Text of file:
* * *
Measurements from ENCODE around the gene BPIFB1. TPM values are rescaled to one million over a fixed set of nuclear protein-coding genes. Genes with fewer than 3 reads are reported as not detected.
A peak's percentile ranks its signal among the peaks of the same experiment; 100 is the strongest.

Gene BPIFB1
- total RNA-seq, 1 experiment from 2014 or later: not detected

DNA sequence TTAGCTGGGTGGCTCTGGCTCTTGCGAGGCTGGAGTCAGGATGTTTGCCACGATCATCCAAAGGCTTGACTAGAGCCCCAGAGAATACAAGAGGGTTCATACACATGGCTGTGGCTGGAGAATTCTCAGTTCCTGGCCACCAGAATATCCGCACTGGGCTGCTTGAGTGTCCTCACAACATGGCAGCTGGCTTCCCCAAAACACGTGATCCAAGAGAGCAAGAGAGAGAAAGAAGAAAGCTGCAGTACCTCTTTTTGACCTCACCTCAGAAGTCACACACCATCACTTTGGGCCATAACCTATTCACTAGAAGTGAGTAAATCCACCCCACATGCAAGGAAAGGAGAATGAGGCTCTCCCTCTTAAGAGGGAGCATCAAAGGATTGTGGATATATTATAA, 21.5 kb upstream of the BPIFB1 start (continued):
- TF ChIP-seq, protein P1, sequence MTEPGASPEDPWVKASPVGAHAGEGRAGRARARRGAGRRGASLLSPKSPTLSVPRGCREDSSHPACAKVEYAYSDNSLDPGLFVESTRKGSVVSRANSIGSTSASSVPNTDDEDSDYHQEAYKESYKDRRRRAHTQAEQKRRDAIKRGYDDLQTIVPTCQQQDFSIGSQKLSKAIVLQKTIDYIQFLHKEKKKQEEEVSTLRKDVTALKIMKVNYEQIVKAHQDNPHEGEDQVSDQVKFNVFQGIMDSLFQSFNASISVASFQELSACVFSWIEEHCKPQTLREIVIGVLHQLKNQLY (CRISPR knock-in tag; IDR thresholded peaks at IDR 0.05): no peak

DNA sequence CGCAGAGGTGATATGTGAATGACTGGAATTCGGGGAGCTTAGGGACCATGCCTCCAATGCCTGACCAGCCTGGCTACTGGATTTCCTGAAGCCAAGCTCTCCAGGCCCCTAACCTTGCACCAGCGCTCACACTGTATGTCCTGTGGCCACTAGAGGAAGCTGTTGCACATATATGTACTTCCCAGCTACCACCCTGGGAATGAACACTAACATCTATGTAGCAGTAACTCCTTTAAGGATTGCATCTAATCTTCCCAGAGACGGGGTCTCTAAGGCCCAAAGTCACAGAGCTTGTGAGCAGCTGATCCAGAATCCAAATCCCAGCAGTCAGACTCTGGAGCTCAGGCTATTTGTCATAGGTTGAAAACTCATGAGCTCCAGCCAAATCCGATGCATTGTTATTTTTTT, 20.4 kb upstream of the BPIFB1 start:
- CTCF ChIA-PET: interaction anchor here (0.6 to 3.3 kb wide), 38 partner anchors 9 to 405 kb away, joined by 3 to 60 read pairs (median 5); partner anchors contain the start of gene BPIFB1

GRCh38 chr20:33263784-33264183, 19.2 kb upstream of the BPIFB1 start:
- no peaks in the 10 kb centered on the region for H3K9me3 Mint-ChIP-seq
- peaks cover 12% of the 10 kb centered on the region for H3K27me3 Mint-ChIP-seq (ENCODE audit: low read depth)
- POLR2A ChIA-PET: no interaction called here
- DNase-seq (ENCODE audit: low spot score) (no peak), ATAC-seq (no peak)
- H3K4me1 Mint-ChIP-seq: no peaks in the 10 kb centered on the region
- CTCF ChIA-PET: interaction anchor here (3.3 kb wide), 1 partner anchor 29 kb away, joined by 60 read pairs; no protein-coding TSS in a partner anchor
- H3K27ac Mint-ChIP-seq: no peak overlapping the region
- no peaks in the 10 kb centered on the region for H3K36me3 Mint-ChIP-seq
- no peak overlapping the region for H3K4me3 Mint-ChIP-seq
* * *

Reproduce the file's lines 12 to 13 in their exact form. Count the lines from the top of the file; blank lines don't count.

- POLR2A ChIA-PET: no interaction called here
- DNase-seq (ENCODE audit: low spot score) (no peak), ATAC-seq (no peak)